Your business needs to be up to scratch to sustain the competition in the market. As a result, it’s best practice for business owners and entrepreneurs to evaluate regularly the areas of improvement within their structure. Prices and presentation are key factors that are constantly compared to competitors and reviewed against the local audience. Similarly, in a constantly moving environment, you can’t afford to be left out when it comes to technological innovations; from creating an app to deploying highly focused CRM systems, most businesses keep track of the latest gadgets and tech in their field. Of course, new technology means acquiring new knowledge too. But despite their efforts to pursue their improvements, more companies forget three essential areas.
What You Improve
As a basic rule of the thumb, you improve what you can see and tangibly measure. In no particular order, most companies will invest time and money in developing better products, building experienced teams and acquiring the best of the new tech available in their industry sector. From an entrepreneur’s perspective, it’s easy to see what is missing. From establishing a simple product comparison with your competitors to listening to your customer criticism, the direction for improvement is evident.
However, while businesses are keen to listen to their customers, they fail to get involved in issues that relate to how customers feel about their interactions with the brands. As Stephen R. Covey once said: Most people don’t listen with the intent to understand, they listen with the intent to reply. Consequently, most improvements occur when the business can’t find an appropriate response to justify a situation, hence when the failure is visible.
1. Most Users Interact With Your Website First
You don’t hear your customers complain about a slow website. The reason for it is that when the site needs too long to load, you are losing potential customers – and therefore can’t hear their feedback. However, a review of load time and bounce rates on Google Analytics should reveal whether you need to implement a cheap VPS to support peak time traffic. Failure to support peak time visitors leads to a lost opportunity for growth.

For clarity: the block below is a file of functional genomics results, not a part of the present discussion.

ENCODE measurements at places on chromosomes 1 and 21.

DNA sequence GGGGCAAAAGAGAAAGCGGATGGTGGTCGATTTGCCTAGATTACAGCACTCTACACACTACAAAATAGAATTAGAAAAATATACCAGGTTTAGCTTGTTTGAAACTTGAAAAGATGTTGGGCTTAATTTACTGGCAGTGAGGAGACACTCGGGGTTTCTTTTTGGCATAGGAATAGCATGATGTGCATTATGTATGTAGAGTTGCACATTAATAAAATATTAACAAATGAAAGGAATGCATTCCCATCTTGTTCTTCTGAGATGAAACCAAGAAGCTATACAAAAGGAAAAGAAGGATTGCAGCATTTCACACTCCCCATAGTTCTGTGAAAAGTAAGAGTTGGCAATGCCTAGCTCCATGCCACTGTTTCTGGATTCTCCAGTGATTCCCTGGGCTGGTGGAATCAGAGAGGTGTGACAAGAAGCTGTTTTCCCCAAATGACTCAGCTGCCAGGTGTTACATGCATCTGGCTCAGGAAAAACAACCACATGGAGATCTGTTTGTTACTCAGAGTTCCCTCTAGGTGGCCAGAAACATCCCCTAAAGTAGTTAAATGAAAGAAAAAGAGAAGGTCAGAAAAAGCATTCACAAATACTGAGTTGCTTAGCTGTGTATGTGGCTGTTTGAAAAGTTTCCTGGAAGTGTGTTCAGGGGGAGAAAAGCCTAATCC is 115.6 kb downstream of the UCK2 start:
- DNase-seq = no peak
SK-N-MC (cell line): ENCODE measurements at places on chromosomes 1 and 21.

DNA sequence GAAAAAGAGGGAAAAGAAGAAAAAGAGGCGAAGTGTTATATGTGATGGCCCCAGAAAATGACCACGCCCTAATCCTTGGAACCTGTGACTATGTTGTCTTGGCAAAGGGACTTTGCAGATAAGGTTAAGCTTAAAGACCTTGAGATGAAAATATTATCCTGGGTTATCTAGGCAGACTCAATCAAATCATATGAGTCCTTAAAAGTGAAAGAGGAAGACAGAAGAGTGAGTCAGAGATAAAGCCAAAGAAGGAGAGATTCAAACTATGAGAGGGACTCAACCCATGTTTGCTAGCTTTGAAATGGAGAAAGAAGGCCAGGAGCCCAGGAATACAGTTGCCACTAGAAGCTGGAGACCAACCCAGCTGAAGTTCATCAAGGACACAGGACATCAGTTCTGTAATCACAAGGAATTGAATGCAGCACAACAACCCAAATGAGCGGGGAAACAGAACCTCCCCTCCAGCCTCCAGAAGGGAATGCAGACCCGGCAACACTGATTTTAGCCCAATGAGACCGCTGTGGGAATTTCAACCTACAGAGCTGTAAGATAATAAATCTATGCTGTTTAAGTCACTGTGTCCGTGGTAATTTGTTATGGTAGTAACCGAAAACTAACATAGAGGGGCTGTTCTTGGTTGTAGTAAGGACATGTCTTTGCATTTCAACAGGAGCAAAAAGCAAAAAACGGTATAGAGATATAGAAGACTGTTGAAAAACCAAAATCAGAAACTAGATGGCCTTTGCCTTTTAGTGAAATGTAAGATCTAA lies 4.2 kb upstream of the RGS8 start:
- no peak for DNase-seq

2. Your Admin Processes
Security is a magical excuse in the business world. A painful process can be justified if it is done in the sake of security. However, there is no good reason to torture customers through unfriendly approaches. The rise of technological features and AI identification opportunities make most arbitrary security processes unnecessary. For instance, Amazon can’t justify their failure to recognise Gmail and Googlemail addresses as the same, as Googlemail has been around since 2004. Similarly, shouldn’t banks be looking at new identification processes instead of multiple passwords?
3. Your Target Audience
The market continues to address made-up audience groups that don’t exist anymore. The happy family of four is an old cliché. Nowadays, the LGBT community, single parents, integrated qualified immigrants and creative freelancers are among the most commonly forgotten audience groups. Maybe it’s time to embrace the 21st century market and look at your offering against people’s needs.
Has your business developed a friendly and open approach to 21st century customers? From remaining digitally accessible to embracing the diversity of modern society, there is still a lot to do to improve in the eye of the Millennial customer.